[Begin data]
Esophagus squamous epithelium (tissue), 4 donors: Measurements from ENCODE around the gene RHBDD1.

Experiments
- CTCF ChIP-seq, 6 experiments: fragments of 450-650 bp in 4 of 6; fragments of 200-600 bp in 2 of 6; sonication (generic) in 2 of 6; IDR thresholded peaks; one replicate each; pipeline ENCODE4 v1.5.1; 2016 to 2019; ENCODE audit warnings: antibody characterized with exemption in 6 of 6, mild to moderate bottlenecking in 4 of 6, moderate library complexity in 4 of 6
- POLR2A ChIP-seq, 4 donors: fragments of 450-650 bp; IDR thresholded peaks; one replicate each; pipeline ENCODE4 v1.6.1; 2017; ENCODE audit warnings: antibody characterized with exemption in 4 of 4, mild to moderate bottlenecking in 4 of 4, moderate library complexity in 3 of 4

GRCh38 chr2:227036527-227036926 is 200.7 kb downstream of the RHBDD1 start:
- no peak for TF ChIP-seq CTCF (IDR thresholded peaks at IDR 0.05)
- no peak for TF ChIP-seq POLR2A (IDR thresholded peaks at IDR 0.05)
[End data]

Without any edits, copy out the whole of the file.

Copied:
Esophagus squamous epithelium (tissue), 4 donors: Measurements from ENCODE around the gene RHBDD1.

Experiments
- CTCF ChIP-seq, 6 experiments: fragments of 450-650 bp in 4 of 6; fragments of 200-600 bp in 2 of 6; sonication (generic) in 2 of 6; IDR thresholded peaks; one replicate each; pipeline ENCODE4 v1.5.1; 2016 to 2019; ENCODE audit warnings: antibody characterized with exemption in 6 of 6, mild to moderate bottlenecking in 4 of 6, moderate library complexity in 4 of 6
- POLR2A ChIP-seq, 4 donors: fragments of 450-650 bp; IDR thresholded peaks; one replicate each; pipeline ENCODE4 v1.6.1; 2017; ENCODE audit warnings: antibody characterized with exemption in 4 of 4, mild to moderate bottlenecking in 4 of 4, moderate library complexity in 3 of 4

GRCh38 chr2:227036527-227036926 is 200.7 kb downstream of the RHBDD1 start:
- no peak for TF ChIP-seq CTCF (IDR thresholded peaks at IDR 0.05)
- no peak for TF ChIP-seq POLR2A (IDR thresholded peaks at IDR 0.05)